Finding a space for creativity
In our occasional series of portraits of Creative Coquetdale Folk, Katie Scott speaks to Diana Fitzpatrick and Juline Batchelor, two of the directors of Elements Art and Craft Gallery in Rothbury.
Juline began her working life as a dental technician, creating bridges and crowns for dentists in Newcastle.
Running her own business, and using small tools and precise materials, this early career was an excellent grounding both for becoming an artisan and for running a co-operative enterprise.
She said: “I had my own lovely, light and airy studio. I enjoyed the intricacy of making teeth, using porcelain, tiny quantities of gold, and firing the end product in a small kiln.
“I was producing miniature works of art.”
The dainty tools needed for such painstaking dental work were put to good use when Juline arrived in Coquetdale in 1990 deciding to become a jewellery maker.
For the last 20 years Juline has concentrated on stained and fused glass.
Diana Fitzpatrick began her working life on a children’s ward of a hospital. After studying nursery nursing, she felt drawn to the artistic aspects of this work and developed an expertise in art therapy.
She also enjoyed making all her own clothes.
“My mum taught me to sew and I made and wore the best full circle swirling skirts when I’d be off enjoying the famous Northern Soul Weekenders,” she said.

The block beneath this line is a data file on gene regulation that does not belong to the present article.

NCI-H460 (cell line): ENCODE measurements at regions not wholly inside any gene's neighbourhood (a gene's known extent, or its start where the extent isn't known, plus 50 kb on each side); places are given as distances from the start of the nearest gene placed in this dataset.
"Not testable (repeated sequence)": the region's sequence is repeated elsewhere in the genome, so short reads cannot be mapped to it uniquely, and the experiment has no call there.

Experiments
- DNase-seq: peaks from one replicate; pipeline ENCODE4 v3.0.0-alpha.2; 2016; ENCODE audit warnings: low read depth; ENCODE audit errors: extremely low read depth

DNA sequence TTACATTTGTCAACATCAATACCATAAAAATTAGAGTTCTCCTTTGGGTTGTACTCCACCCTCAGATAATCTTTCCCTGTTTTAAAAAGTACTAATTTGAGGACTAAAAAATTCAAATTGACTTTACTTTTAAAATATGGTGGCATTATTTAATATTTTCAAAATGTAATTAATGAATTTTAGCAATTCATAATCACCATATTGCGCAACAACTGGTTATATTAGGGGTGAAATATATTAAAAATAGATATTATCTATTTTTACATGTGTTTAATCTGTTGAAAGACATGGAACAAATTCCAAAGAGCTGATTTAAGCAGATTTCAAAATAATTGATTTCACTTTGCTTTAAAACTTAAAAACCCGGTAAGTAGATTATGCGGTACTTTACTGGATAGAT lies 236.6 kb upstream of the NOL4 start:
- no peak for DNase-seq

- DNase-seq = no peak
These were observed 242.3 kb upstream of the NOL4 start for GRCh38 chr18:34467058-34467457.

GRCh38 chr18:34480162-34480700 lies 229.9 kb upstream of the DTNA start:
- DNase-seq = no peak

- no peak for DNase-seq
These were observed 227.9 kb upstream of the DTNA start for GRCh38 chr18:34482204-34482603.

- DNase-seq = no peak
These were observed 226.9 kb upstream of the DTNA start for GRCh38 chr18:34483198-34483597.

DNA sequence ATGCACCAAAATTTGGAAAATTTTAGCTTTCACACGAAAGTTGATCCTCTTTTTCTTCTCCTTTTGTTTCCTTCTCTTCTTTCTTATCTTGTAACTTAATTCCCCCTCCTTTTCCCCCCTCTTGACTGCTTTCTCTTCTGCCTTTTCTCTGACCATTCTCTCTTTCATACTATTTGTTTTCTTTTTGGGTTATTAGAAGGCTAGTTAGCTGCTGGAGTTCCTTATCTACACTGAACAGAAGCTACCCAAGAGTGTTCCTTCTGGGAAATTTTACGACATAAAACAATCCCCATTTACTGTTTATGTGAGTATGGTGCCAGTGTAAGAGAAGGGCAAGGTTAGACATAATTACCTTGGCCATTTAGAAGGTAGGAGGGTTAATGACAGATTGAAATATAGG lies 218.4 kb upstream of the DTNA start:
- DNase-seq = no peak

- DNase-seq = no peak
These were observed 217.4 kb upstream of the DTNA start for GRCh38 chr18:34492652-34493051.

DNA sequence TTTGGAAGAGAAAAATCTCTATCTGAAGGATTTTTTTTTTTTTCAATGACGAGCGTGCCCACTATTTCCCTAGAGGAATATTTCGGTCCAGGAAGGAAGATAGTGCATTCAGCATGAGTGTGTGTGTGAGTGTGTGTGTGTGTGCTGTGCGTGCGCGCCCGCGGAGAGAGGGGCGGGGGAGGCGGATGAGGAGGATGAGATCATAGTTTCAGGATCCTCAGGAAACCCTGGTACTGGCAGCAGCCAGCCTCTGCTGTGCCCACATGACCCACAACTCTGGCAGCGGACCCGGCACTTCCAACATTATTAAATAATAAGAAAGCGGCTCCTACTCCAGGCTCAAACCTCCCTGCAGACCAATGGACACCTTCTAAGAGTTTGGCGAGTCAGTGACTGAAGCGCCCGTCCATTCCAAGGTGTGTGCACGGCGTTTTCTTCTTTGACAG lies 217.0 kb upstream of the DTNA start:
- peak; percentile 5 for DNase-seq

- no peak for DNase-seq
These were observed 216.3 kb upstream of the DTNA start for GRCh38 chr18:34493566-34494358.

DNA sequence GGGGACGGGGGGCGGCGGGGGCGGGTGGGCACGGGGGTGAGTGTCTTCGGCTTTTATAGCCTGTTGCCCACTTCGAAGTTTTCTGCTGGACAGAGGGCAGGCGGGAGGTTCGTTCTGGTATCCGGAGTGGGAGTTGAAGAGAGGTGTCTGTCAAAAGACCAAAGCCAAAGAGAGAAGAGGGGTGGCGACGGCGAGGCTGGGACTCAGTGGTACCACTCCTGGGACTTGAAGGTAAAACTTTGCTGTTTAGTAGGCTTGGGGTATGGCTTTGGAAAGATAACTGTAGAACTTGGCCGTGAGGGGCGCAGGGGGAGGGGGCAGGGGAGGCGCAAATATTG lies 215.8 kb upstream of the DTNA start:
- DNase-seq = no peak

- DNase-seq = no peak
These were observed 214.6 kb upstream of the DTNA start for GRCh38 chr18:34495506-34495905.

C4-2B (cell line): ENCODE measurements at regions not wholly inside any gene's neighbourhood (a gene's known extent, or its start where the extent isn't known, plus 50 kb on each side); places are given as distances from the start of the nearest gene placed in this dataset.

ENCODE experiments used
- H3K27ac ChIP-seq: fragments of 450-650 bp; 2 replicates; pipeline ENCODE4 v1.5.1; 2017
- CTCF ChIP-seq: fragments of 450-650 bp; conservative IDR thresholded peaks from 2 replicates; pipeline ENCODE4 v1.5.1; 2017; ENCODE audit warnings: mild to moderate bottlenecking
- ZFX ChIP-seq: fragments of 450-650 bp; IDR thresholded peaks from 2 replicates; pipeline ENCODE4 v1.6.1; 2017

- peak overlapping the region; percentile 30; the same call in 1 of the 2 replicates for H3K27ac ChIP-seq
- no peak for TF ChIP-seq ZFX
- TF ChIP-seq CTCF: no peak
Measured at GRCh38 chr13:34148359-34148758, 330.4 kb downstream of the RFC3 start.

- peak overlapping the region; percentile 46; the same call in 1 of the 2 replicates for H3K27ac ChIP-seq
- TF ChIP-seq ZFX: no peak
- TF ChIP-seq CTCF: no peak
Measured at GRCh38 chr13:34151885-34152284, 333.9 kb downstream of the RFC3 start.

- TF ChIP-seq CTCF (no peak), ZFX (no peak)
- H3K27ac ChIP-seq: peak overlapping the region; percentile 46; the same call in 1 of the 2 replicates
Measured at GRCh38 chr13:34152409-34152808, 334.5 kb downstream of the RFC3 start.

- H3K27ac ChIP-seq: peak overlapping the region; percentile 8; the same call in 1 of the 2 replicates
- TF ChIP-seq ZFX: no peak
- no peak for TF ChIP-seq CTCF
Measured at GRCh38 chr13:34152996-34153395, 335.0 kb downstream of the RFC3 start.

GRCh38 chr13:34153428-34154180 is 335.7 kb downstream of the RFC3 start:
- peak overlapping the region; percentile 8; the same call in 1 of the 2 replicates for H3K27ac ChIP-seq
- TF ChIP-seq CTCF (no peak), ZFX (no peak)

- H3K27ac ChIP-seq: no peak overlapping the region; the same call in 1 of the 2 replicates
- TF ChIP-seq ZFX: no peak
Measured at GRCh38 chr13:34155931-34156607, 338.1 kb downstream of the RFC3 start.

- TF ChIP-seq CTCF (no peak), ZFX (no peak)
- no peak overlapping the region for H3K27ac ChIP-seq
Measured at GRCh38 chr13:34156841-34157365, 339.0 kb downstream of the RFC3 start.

It was when Diana moved to Coquetdale as a mum of three young children that she learned the skills of stained glass making. Diana had always drawn, sketched and made prints, but this was a new skill that she has developed a passion for.
Both Juline and Diana make beautiful pieces of stained glass art.
Diana’s prints are quite exquisite. She teaches classes in etching, mono-printing and collage.
Diana and Juline are both vibrant, talented, approachable women, endowed with great craft-making skills.
They have built up a wonderful and very popular co-operative. There is a long waiting list of artisans who would like to be part of Elements.
“It’s a co-operative because we wanted to offer people an affordable selling space,” they said.
“When you are a single creative, it is hard to get work into shops and galleries because they charge so much commission.”
There really is a remarkable amount of Creative folk living and working in Coquetdale.